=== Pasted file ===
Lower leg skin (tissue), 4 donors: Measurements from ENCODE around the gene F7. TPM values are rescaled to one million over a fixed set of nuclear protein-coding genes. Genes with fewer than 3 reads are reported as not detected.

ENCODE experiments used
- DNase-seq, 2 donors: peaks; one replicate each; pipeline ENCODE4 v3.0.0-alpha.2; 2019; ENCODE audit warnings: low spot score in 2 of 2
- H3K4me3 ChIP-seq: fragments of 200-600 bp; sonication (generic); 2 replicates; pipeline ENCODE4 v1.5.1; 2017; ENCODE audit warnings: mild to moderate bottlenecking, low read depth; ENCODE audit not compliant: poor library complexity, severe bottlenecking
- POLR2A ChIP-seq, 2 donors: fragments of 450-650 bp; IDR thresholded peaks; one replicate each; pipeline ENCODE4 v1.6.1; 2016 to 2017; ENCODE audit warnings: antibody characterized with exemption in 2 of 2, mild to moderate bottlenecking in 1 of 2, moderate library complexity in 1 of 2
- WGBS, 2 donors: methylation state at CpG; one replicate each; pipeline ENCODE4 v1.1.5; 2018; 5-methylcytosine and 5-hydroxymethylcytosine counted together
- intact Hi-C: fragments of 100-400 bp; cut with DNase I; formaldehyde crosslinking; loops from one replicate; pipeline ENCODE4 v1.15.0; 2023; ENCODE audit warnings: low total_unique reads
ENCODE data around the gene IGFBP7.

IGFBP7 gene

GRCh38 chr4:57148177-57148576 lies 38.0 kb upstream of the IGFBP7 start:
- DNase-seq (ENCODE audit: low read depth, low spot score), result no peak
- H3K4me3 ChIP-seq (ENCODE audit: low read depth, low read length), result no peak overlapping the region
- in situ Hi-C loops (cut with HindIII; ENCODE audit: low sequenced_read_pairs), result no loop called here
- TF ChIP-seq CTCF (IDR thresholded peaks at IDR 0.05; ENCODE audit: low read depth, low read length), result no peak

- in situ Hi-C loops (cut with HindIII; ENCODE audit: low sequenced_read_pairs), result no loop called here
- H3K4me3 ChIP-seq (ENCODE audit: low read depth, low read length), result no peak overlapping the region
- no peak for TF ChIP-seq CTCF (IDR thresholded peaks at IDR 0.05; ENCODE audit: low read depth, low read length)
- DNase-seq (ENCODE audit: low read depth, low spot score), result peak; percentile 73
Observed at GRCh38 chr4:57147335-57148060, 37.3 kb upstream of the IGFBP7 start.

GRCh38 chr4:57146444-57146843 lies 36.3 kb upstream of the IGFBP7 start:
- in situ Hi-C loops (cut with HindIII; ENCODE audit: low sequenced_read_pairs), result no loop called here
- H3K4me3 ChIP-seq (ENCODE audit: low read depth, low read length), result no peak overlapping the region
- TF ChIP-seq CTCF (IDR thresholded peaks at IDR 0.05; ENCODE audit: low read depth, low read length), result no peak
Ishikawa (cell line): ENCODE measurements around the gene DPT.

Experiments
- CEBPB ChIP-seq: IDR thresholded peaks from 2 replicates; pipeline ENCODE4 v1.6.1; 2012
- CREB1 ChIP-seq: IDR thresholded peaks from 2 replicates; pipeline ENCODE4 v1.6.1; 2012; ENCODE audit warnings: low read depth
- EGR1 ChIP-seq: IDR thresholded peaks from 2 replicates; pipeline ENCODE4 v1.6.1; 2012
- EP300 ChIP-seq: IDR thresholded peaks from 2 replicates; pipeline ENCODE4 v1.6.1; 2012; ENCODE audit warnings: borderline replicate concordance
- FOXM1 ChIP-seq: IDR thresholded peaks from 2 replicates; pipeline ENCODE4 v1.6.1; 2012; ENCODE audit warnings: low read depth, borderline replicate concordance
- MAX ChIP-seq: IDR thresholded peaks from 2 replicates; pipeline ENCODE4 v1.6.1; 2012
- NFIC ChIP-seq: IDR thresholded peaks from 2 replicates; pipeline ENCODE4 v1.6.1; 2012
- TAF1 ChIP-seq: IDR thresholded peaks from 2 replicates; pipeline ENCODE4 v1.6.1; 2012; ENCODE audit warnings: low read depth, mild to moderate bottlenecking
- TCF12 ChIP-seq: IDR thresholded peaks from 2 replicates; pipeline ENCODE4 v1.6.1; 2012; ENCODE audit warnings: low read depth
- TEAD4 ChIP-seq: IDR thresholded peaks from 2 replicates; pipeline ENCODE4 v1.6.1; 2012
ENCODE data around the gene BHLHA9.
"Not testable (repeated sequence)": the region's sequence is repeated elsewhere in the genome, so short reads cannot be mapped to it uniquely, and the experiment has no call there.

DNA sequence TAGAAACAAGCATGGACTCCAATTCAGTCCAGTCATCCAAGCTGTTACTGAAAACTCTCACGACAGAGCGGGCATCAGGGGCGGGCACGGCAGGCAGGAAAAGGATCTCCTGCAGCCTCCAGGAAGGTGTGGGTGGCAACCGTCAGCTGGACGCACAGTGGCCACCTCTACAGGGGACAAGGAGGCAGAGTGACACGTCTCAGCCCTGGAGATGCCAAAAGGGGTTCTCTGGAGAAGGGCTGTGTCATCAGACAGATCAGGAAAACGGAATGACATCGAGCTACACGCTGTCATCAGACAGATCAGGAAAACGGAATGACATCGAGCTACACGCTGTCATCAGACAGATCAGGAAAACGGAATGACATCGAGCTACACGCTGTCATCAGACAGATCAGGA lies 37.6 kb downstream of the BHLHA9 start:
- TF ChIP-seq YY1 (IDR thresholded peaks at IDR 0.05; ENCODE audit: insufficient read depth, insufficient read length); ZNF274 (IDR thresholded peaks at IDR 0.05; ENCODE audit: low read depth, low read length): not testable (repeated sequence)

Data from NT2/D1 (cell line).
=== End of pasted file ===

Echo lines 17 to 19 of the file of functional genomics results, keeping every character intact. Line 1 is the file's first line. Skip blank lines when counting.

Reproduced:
- no peak for TF ChIP-seq CTCF (IDR thresholded peaks at IDR 0.05; ENCODE audit: low read depth, low read length)
- DNase-seq (ENCODE audit: low read depth, low spot score), result peak; percentile 73
Observed at GRCh38 chr4:57147335-57148060, 37.3 kb upstream of the IGFBP7 start.